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J Pathol. 2004 Jan;202(1):41-9.

Immunohistochemical analysis of the IL-6 family of cytokines and their receptors in benign, hyperplasic, and malignant human prostate.

Author information

1
Department of Cell Biology and Genetics, University of Alcala, Madrid, Spain.

Abstract

Interleukin-6 (IL-6) and its receptor have been implicated in prostate cancer progression. Because other members of the IL-6 family such as leukaemia inhibitory factor (LIF) and oncostatin M (OSM) share gp130, the signal transduction subunit of their receptors, interpretation of the data without considering the expression of these cytokines and their specific receptor subunits could be misleading. The immunohistochemical pattern of the IL-6 family and their receptor subunits in normal prostate, benign prostatic hyperplasia (BPH), and prostatic carcinoma (PC) was investigated. In normal prostates, gp130 and OSMRalpha were detected exclusively in the stroma and LIFRbeta was very scarce. While IL-6 was scarcely immunolocalized to the basal cells of the epithelium, OSM was detected in the stroma and LIF in both the epithelium and the stroma. This suggests an autocrine role for this family of cytokines in the stroma of normal prostates. In BPH, gp130 and OSMRalpha were detected both in the epithelium and in the stroma, whereas LIFRbeta was localized only to the epithelium. IL-6 localized preferentially to the epithelium, OSM to the stroma, and LIF to both compartments. Therefore, in addition to the autocrine role in the stroma, IL-6 and OSM may play a paracrine role from the stroma to the epithelium in BPH. In PC, gp130 and OSMRalpha were detected both in the epithelium and in the stroma, increasing with rising Gleason grade, whereas LIFRbeta was localized exclusively to the epithelium of low Gleason grade carcinomas. IL-6, LIF, and OSM localized in all cell types, with immunostaining increasing with Gleason grade. These data suggest an autocrine role for these cytokines in the epithelial cells of PC. The distinct pattern of expression of LIFRbeta exclusively in low Gleason grade carcinomas makes LIFRbeta a candidate for malignancy diagnosis. The role of OSM mainly in high Gleason grade carcinomas makes OSM a putative target for prostate cancer therapy.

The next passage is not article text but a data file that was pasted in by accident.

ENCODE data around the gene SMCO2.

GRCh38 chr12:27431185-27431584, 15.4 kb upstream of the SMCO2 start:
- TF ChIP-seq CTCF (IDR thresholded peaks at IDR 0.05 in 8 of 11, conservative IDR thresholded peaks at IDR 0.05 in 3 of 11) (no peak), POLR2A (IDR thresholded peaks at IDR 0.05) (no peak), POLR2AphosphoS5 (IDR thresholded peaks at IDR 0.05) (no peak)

PMID:
14694520
DOI:
10.1002/path.1476
[Indexed for MEDLINE]

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